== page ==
Once again, Stanford’s free speech policies may become an issue of contention in coming weeks.
As reported in this issue, Stanford in Government (SIG) is moving forward on plans to bring a number of candidates for Governor of California to Stanford. Gaining approval for the event appears likely – as Tommy Tobin, Vice Chair of Programming at SIG, noted, the attempt to bring in candidates from both sides makes it a non-partisan event. So perhaps for now, Stanford’s speech policies will escape outright controversy.
Unfortunately for other student groups, these same speech policies have caused such a controversy in the past. Perhaps most famously, the Stanford Democrats were nearly forced into disinviting certain speakers in favor of conservative ones to “balance” the political views expressed at a 2008 election rally urging “NO on [Proposition] 8; Yes on Obama.”
The Stanford Dems had been in accordance with all reasonable interpretations of Stanford’s Political Activities memo. As former Stanford Democrats president Ashwin Mudaliar indicated, “We never at any point used the Stanford logo or attempted to imply that our views were those held by the university as a whole.” Furthermore, the event was held in White Plaza, a designated free speech zone.
SIG’s Tobin appears unconcerned about free speech violations: “I doubt [SAL] would see much harm in this event series as it is sponsored by a non-partisan group with a long history of like-minded political awareness activity.”
No student should have to worry about speech code violations in inviting political candidates to campus, SIG or otherwise. If SIG can invite candidates for office, so should everyone else – SIG’s non-partisan status and history of political awareness notwithstanding. Stanford’s speech rules – including limiting space to White Plaza and the lengths it goes to prevent use of the Stanford name – are just bad policies.
The University is a place for the free exchange of ideas. Students need to be able to express themselves in order to learn from each other. When it comes to candidates for office on campus, Democrats should hear from Republicans to challenge or strengthen their beliefs, and vice versa.
As Tobin says, “The goal of this event is for students to gain a better appreciation of California politics.” Gaining such an appreciation is indeed a worthy goal, but one that could still be at least partially filled if the Stanford Democrats wanted to invite Jerry Brown or Stanford Conservative Society wanted to bring Meg Whitman. Under existing policies, neither would be allowed.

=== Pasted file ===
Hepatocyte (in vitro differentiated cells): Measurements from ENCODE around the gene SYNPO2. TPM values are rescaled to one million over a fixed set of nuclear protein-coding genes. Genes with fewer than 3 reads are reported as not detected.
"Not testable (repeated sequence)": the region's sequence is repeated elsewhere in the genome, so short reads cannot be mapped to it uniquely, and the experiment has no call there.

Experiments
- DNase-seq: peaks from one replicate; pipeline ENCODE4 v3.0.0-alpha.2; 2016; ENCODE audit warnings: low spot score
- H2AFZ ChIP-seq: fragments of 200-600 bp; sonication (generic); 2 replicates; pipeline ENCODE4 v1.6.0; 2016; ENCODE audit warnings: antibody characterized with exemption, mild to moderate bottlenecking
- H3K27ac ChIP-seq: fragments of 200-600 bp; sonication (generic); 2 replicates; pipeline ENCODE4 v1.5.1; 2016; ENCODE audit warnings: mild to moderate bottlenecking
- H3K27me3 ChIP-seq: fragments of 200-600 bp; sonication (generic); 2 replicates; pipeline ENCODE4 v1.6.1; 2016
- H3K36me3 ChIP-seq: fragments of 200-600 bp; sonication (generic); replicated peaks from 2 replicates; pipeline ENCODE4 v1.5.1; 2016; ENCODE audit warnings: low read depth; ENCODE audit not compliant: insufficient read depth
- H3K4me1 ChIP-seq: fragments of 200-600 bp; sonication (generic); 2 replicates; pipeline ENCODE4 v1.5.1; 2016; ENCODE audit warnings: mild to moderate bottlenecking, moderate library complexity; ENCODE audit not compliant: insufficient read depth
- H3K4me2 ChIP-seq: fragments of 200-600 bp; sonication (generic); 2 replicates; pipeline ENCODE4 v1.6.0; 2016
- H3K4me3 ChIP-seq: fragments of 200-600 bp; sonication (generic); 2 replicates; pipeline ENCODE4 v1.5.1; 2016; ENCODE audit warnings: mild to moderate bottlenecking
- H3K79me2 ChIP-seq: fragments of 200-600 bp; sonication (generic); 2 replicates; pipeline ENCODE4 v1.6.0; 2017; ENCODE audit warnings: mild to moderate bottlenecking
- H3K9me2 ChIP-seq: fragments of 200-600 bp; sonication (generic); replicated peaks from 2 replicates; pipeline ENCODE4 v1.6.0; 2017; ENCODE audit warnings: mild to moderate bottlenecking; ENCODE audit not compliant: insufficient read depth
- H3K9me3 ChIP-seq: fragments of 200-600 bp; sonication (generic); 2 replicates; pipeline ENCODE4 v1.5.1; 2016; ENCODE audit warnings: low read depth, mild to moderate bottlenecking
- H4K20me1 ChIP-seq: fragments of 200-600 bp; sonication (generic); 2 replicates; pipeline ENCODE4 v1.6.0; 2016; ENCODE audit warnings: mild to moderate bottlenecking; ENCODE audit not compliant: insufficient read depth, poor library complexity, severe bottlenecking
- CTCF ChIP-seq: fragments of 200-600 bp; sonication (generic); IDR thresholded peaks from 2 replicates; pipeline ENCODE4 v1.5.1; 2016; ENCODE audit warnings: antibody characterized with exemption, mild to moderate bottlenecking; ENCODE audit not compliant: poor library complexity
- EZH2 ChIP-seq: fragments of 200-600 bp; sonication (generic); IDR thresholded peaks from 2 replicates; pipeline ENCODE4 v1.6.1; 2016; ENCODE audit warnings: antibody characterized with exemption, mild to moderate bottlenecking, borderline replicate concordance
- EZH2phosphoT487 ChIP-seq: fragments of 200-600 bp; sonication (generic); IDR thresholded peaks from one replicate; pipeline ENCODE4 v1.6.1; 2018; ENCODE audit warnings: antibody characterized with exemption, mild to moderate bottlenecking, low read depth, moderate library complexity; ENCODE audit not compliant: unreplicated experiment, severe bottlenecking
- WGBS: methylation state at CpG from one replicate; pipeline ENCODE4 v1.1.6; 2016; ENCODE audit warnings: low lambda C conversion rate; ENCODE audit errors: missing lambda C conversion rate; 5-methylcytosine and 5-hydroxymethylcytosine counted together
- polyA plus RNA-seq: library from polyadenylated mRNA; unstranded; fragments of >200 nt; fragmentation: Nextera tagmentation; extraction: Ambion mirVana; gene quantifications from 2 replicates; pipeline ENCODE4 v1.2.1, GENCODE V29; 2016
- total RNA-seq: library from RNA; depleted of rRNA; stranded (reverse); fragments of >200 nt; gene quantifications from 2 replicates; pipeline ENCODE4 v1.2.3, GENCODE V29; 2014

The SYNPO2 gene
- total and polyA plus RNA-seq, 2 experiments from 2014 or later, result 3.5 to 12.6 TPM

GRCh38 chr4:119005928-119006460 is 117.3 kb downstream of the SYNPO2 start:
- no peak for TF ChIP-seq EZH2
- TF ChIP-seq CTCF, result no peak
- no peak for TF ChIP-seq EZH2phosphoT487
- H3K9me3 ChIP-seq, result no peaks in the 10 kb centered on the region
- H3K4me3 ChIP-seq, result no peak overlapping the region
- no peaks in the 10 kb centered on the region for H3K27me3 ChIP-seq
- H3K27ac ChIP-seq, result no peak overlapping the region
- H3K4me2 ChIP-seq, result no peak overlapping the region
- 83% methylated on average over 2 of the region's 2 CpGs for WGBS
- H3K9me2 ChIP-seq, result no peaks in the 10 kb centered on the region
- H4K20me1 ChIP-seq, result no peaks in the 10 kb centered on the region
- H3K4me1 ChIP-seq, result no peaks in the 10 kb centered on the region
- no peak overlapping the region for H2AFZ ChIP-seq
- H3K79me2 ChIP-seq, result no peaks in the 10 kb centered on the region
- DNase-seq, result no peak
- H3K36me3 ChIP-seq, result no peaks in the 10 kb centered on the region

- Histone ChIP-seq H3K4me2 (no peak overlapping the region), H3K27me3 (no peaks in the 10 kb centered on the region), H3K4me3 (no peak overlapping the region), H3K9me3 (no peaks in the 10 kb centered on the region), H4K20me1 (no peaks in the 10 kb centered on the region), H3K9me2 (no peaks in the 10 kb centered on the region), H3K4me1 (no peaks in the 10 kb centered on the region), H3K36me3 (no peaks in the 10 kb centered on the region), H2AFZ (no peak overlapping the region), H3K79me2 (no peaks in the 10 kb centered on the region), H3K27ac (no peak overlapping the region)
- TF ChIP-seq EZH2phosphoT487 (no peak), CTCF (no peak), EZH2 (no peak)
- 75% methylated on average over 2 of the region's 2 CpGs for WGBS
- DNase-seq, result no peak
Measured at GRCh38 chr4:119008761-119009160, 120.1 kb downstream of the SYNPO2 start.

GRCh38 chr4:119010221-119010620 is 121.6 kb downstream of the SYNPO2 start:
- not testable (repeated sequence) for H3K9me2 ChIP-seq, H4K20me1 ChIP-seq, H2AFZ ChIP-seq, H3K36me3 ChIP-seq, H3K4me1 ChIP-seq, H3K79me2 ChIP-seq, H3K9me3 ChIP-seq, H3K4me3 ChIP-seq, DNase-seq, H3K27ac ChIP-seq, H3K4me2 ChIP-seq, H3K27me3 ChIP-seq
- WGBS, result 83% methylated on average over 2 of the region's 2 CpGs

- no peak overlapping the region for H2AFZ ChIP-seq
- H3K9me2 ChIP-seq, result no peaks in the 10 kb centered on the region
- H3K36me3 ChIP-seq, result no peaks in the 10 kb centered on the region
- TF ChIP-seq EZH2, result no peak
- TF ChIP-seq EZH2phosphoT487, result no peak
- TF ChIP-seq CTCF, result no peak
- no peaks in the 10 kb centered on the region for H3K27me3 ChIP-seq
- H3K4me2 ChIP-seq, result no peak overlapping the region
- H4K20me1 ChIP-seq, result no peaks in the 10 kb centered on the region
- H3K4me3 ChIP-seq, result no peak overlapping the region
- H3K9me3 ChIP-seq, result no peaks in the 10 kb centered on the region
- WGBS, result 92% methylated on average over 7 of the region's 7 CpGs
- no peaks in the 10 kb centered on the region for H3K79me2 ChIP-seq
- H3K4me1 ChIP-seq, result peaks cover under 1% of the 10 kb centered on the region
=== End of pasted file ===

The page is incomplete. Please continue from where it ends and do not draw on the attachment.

On the other hand, by sponsoring a political activity, Stanford University risks losing its tax-exempt status, a real danger. However, it is difficult to see how a group of college students – say, the Stanford Democrats inviting speakers to the “NO on 8; Yes on Obama” rally – really represents an official position taken by university administration. This is an even greater stretch considering the Leonard Law – a 1992 California law that explicitly protects students’ free speech at private educational institutions.
Here’s a more realistic reason to support Stanford’s current speech codes: on such an overwhelmingly liberal campus, restrictive policies are necessary to balance a campus-wide discussion and ensure that all sides are heard and that no single side drowns the rest out. This concern doesn’t pass muster, either. Stanford’s policies lead to no discussion at all by limiting speakers to come to campus. Democrats, Republicans, liberals, conservatives, whoever – all are shut down by Stanford’s speech codes.
We wish the best of luck to SIG as they seek approval from SAL to move forward with their gubernatorial candidates series. But we also want to extend our support not just to SIG, but to all other groups who have encountered challenges in bringing political candidates to campus. These events are great opportunities for students, a benefit to the University – in fact, Stanford needs to amend its speech codes to encourage more of them. As a start, though, we hope SIG’s approval moves speedier than the four or five weeks they’ve allotted to deal with SAL.
Unsigned editorials represent the views of The Stanford Review’s Editorial Board and do not necessarily reflect opinions of The Stanford Review or its staff. The Editorial Board consists of the Opinion Editor, the Executive Editor, and the Editor-in-Chief. To submit a letter to the editor or guest op-ed, please e-mail our Opinion Editor, Matt Sprague, at [email protected].